In England, Wales and Northern Ireland the most usual titles for a first degree are Bachelor of Arts (BA) or Bachelor of Science (BSc). A first degree is usually awarded at the end of a three-year course, which most people start at the age of 18/19, after leaving school, a second degree is Master of Arts (MA) or Master of Science (MSc) and a higher degree is Doctor of Philosophy (PhD or DPhil).
A higher degree is one which is awarded after further study, usually, although not always, involving research.
After a course of studies lasting from three to four years an undergraduate student sits for a final examination which, if he passes it, entitles him to a first degree. The final exam is the principal criterion for establishing the class of degree.
Uniformity of standards between universities is promoted by the practice of employing outside examiners for all examinations, and the general pattern of teaching (a combination of lectures, small group seminars or tutorials with practical classes where necessary) is fairly similar throughout Britain.
The range of second and further degrees in Britain is huge and complex – and depends on the arrangements of each autonomous university. There are MAs, MPhil, MSc, MBA, and many others. Some of these are obtained by doing another “taught course” and some by writing a thesis. Although some students take their second degree in the same university as their first degree, many more move to another university.
The award of a Master’s degree is the culmination of what is normally one-year full time or two-years of part-time taught study and demonstrates the attainment of mastery in the chosen subject area. Higher degrees are sometimes also called further degrees. Research degree is also used, but it is not an exact synonym of higher/further degree; it means a degree involving research, and not all (although most) higher degrees are research degrees.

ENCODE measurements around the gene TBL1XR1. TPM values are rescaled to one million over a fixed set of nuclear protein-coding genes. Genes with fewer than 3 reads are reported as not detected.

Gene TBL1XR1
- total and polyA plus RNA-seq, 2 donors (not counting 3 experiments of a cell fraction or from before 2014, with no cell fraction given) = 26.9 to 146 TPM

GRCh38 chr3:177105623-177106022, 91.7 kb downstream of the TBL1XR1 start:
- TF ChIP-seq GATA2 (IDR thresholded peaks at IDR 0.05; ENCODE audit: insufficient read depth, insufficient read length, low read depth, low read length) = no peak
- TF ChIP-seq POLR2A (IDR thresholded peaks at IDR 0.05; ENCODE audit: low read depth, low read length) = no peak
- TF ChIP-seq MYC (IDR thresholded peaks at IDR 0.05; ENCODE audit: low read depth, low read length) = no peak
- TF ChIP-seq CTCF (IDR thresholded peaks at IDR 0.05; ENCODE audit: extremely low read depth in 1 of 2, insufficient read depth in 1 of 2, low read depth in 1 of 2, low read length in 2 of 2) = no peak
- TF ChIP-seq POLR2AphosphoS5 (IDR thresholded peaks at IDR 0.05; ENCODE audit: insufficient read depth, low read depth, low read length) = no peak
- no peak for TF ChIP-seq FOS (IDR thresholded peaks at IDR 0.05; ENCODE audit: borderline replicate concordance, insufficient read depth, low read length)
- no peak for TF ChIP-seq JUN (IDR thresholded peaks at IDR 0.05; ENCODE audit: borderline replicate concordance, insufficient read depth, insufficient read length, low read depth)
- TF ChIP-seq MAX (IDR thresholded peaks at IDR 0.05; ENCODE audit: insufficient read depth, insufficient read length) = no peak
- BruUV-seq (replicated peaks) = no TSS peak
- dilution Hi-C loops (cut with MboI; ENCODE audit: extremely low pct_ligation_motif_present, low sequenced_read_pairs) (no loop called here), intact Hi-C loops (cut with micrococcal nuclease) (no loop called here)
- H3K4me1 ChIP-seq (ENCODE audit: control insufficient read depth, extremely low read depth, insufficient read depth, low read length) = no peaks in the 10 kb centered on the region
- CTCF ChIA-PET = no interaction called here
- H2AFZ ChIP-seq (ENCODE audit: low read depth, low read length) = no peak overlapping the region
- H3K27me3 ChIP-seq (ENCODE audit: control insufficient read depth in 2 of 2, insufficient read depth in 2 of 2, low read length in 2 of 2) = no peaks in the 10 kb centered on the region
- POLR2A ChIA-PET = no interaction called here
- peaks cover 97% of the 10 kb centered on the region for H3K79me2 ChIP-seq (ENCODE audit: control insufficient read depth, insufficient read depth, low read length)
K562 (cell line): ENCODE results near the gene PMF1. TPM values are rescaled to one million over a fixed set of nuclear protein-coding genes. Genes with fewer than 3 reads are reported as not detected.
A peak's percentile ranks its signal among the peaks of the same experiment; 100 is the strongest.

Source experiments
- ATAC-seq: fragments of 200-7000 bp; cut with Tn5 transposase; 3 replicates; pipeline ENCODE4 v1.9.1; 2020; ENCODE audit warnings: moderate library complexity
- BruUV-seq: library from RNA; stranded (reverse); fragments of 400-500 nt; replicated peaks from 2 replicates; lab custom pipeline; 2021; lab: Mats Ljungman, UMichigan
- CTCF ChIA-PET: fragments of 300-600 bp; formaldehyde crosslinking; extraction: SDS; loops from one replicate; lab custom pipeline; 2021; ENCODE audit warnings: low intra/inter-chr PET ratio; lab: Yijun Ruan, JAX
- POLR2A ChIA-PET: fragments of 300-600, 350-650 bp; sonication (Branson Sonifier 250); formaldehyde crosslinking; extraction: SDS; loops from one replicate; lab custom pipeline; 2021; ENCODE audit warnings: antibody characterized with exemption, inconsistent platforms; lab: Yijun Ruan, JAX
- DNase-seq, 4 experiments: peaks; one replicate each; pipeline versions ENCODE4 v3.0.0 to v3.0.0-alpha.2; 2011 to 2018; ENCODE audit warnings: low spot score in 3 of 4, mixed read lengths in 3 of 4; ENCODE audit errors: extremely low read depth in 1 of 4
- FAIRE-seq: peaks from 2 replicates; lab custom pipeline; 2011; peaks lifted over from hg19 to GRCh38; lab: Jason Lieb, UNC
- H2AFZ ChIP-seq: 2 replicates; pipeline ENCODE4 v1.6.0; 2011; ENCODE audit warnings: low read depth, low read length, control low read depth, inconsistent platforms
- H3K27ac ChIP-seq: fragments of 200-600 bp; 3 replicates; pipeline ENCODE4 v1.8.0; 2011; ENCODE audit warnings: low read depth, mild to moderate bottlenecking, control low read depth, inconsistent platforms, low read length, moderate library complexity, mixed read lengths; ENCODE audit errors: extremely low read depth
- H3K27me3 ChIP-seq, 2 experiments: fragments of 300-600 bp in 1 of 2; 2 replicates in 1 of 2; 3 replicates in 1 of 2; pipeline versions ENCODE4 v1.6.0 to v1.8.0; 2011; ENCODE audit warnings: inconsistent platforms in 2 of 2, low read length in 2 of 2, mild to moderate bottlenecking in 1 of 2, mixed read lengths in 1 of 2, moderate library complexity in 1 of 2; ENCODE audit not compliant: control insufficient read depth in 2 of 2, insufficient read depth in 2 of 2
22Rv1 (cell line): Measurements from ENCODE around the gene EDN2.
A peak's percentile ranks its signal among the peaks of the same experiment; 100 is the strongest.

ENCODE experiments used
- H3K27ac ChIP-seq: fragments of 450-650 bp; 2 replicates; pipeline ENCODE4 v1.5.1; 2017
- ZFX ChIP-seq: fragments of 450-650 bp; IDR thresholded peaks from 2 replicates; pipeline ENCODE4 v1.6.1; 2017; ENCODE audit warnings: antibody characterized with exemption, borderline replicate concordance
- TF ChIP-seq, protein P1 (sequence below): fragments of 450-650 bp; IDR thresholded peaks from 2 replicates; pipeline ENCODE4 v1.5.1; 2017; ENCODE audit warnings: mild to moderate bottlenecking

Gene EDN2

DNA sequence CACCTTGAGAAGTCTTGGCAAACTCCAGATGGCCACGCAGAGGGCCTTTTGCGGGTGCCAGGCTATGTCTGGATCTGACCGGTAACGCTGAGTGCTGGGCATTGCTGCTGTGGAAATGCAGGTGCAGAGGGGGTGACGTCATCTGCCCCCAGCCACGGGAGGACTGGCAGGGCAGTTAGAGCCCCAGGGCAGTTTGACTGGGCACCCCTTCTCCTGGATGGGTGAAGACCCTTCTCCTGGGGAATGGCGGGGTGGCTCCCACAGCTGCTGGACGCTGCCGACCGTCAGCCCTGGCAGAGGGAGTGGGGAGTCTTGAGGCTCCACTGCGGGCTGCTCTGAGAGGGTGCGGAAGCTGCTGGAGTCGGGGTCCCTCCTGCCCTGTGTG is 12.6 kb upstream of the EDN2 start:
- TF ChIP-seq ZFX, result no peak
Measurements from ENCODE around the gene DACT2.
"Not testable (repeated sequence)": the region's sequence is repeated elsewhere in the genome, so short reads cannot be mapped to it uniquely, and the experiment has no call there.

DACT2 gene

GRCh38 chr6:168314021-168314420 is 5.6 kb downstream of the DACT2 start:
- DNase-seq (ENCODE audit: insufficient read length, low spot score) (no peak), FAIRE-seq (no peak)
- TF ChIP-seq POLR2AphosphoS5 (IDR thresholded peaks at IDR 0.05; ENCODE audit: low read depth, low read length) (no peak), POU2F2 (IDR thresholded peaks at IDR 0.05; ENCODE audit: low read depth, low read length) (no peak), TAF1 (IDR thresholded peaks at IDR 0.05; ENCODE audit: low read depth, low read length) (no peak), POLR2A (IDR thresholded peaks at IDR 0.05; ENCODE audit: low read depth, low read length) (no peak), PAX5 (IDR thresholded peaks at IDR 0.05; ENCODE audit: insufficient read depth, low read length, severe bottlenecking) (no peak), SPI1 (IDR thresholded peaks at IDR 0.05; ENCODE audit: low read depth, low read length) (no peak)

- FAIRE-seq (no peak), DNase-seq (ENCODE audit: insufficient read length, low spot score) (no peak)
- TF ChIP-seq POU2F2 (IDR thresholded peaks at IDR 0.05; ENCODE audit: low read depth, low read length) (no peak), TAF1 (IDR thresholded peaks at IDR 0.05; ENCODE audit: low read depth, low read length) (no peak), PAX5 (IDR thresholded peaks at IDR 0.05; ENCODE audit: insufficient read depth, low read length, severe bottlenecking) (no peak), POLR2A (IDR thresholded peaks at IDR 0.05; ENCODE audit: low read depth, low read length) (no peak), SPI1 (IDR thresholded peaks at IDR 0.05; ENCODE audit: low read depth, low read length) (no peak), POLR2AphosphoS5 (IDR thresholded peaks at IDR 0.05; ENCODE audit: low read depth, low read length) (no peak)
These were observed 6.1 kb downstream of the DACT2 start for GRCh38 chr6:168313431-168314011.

Until recently, postgraduate Master’s degrees were awarded without grade or class. Nowadays, however, Master’s degrees are classified into categories of Pass, Merit and Distinction – commonly 50+, 60+, and 70+ percent marks, respectively.
The most common types of research postgraduate Masters are MPhil and MRes. The Master of Philosophy (MPhil) is a research degree awarded for the completion of a thesis. It is a shorter version of the PhD but is of a lower standard. The Master of Research (MRes) degree is a more structured and organized version of the MPhil, usually designed to prepare a student for a career in research. For example, an MRes may combine individual research with periods of work placement in research establishments. Like the PhD, the MPhil and MRes degrees are awarded without class or grade.
The Universities of Oxford, Cambridge and Dublin award MA degree to BAs without further examination, when a certain number of years have passed and (in some cases but not all cases) upon payment of a nominal fee. It is commonplace for recipients of the degree to have graduated several years previously and to have had little official contact with the university or academic life since then. The MAs awarded by Oxford and Cambridge are colloquially known as the Oxbridge MA.
The doctorate generally requires an outstanding proficiency in some specialised branch of research. It is regarded as the highest degree. The degree of Doctor of Philosophy (PhD) – DPhil at Oxford, Sussex and York – is awarded after a minimum of two or three years’ research and indicates a higher level of attainment than a Master’s degree.
The use of the word philosophy does not mean that the degree is restricted to philosophy. The name is the same for all faculties, and one may have a DPhil in English, or mathematics, or geography. From a practical point of view philosophy here means the same as íàóê in the names êàíäèäàò èëè äîêòîð íàóê.
A postgraduate may be granted an allowance called a “fellowship” for the pursuance of research work. Fellowships are established for a fixed number of years.